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Kottayam

Facts About Kottayam

How to get there
Rail: Kottayam Railway Station, 2 km from the town centre, is linked to most major Indian cities.

Road: Motorable roads connect Kottayam to important south India cities. There are two bus stations- the central KSRTC station which operates most long-distance services, and the private bus station near the railway station.

Ferry: The main ferry station is about 3 km from the railway station and offers ferry services that pass through the scenic backwaters to the following places: Alleppey, Mannar, Champakulam, Kavalam, Mankombu and Ambalapuzha.

The beauty of plantations and backwaters


Kottayam, among the state's more mountainous districts, provides some of Kerala's finest natural scenes, sandwiched as it is between serene palm-fringed backwaters on the west and the Western ghats on the east. Much of this beauty is laid out in all its glory along the road which winds from Kottayam to the Periyar Wildlife Sanctuary in Thekkady through plantations of rubber, tea, coffee and pepper.

In the past Kottayam was the seat firest of the Munjunad Rajas and later, in the 12th century, of the Tekkumkur Rajas. This fact of royal history is echoed in the town's name which is derived from the Malayalam work kottayakam which means the inside of a fort.

Kottayam is also an important commercial centre, thanks to its strength as a producer of cash crops. Most of India's natural rubber originates from the acres of well-kept plantations of Kottayam, also home to the Rubber Board, one of the country's primary commodities board.

As the headquarters of several ecclesiastical heads of Christian churches like those of the Syrian Christian community, Kottayam is proof of the cultural and religious plurality of Kerala. Today, as reminders of this facet can be found ancient churches like the Valia Palli, the Cheria Palli (1579) and the St. Mary's Church at Manarcad (1585).

Kottayam is equally known for its cultural achievements. It was the first town in India to attain total literacy, an event which triggered a mass movement to make Kerala the country's first totally literate state. Kottayam is also the mecca of Kerala's publishing scene, home to dozens of Malayalam newspapers and magazines, including the state's earliest, The Deepika (founded in 1887) as well as the country's largest selling daily and weekly from the Malayala Manoram group. Kottayam is also the birthplace of a unique institution, the Sahitya Pravarthaka Sahakarana Sangham, perhaps the first-ever co-operative of writers.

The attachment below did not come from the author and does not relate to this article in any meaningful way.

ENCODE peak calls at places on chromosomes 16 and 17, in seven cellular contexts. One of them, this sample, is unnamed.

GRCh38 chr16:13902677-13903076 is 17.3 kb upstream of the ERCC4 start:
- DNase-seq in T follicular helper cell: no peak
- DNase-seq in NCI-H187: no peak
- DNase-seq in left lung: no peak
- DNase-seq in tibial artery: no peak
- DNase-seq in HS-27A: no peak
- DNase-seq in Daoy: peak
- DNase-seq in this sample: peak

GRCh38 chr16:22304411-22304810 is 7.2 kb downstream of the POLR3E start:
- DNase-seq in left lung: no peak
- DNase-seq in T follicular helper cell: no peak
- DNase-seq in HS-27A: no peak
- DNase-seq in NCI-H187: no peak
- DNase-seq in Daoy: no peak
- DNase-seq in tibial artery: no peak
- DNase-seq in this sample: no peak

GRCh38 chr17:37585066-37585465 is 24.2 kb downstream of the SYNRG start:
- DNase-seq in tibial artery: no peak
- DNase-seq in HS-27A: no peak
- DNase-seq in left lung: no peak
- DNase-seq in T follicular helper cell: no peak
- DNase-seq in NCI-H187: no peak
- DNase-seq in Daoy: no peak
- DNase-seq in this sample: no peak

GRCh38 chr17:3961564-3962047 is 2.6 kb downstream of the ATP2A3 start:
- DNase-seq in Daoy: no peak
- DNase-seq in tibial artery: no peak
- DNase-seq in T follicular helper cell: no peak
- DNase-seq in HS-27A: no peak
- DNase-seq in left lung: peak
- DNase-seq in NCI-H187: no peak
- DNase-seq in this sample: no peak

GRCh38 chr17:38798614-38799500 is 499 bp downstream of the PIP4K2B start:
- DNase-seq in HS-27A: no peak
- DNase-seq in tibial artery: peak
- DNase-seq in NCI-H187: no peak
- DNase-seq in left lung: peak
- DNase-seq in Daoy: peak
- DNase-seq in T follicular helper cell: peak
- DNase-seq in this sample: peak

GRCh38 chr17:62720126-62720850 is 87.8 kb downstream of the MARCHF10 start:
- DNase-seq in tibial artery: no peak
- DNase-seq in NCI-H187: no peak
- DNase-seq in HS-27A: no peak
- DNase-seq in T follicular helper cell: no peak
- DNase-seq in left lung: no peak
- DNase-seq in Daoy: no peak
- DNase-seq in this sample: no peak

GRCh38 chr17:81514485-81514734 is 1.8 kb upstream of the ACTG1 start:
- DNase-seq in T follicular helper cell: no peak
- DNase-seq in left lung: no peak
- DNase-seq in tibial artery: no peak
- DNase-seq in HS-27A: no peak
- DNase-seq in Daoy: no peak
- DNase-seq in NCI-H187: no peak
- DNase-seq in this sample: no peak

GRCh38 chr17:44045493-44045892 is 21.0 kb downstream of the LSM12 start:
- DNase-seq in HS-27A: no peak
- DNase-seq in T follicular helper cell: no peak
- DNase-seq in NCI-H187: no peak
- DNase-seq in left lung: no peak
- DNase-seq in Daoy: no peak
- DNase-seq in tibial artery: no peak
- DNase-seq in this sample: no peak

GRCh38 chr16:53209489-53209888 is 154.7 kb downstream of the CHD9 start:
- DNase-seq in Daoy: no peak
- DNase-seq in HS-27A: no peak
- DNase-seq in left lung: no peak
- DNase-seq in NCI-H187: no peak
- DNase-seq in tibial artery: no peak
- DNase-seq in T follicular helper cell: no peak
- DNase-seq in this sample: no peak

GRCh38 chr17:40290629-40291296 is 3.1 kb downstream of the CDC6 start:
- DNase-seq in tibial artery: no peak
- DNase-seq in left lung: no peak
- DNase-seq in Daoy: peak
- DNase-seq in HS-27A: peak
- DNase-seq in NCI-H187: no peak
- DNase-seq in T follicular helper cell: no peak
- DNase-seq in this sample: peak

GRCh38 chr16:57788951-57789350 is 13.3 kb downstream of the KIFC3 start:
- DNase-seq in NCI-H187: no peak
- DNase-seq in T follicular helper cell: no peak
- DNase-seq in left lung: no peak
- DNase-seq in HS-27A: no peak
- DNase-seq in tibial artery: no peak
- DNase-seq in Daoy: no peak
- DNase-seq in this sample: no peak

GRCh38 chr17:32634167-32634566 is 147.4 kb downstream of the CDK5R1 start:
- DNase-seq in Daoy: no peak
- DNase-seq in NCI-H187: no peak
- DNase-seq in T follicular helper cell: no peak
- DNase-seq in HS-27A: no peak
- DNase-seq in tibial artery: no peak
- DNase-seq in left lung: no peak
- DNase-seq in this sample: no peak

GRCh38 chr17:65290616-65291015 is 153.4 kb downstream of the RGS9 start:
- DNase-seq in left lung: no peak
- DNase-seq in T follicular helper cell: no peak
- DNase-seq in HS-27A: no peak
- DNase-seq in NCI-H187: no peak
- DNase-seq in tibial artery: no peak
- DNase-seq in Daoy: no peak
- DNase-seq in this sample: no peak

Situated in the heart of Kottayam town; the Thirunakkara Mahadeval Siva Temple, built in the indigenous style and featuring several wall paintings, attracts a large number of devotees for its annual festival in the third week of March.

The Valia Palli (St. Mary's Church) build in 1550 A.D. for the Knanaya Orthodox Syrians, is situated in Thazhathangadi, 2 km from the town centre. It is famous for its 8th century Persian cross and the Pahalavi inscription on it.

Located near the Valia Palli, the smaller church of Cheria palli (St. Mary's Church), built in 1579 A.D., has some murals and paintings of Biblical and other themes.

Ayyampara, 43 km from Kottayam, is a little known scenic spot of rocky plains where a 100-acre are of flat rock makes a natural granite stadium to enjoy the sunset and the view of the town below. It is a good base for trekking.

The town of Bharananganam is an important Christian pilgrimate centre as the place where the mortal remains of Sister Alphonsa (1916-1946) was interned in a chapel next to the St. Mary's Church. This 1000-year old church features an attractive Grotto of Virgin Mary.

A Hindu pilgrimage centre, Ettumanoor, 13 km away, is famous for its legendary 16th century Shiva Temple, a good specimen of Kerala's indigenous style of temple architecture, incorporating clear-cut wood carvings and mural paintings including an exceptional one of Of Shiva as Nataraja trampling under foot the spirit of evil represented by a demon. The annual 10-day festival of the temple occurs in February / March.

A small village 12 km west of Kottayam town, on the banks of the Vembanad Lake, Kumarakom is a bird sanctuary known for local varieties like the water fowl, cuckoo, owl and the water duck as well as migratory Siberian storks. The sanctuary is open from 10 a.m. to 6 p.m. and the best months to bird-watch are between June and August.

Within the 101 acres of beautifully wooded grounds is the Kumarakom Tourist Complex, built around the 50-year old 'Baker's Mansion', formerly a small and pretty hotel run by the KTDC, but now redone in greater style by Taj Kerala Resorts Ltd. Boats are available on hire for backwater cruises around the lake.

An important Syrian Christian centre, the town of Mannanam, 8 km from Kottayam, sites the St. Joseph's Monastery, associated with the name of Fr. Kuriakose Elias of Chavara (1805-71), one of the saintly figures of the Syrian Catholic Church of Kerala. Established in 1844, this is one of the oldest printing presses in Kerala. It printed the Nasrani Deepika, one of Kerala's oldest newspapers.

Vaikom, 40 km from Kottayam, is famed for the Siva temple which, legend, says, was constructed by Parasurama, the mythical creator of Kerala. The 12-day Ashtami festival in November / December is renowned for its elephant processions, religious discourses and performances of traditional dance and music. In contemporary history, Vaikom's prominence derives from the satyagraha of 1925, blessed by Mahatma Gandhi and aimed at throwing open the temple's doors to Harijans.

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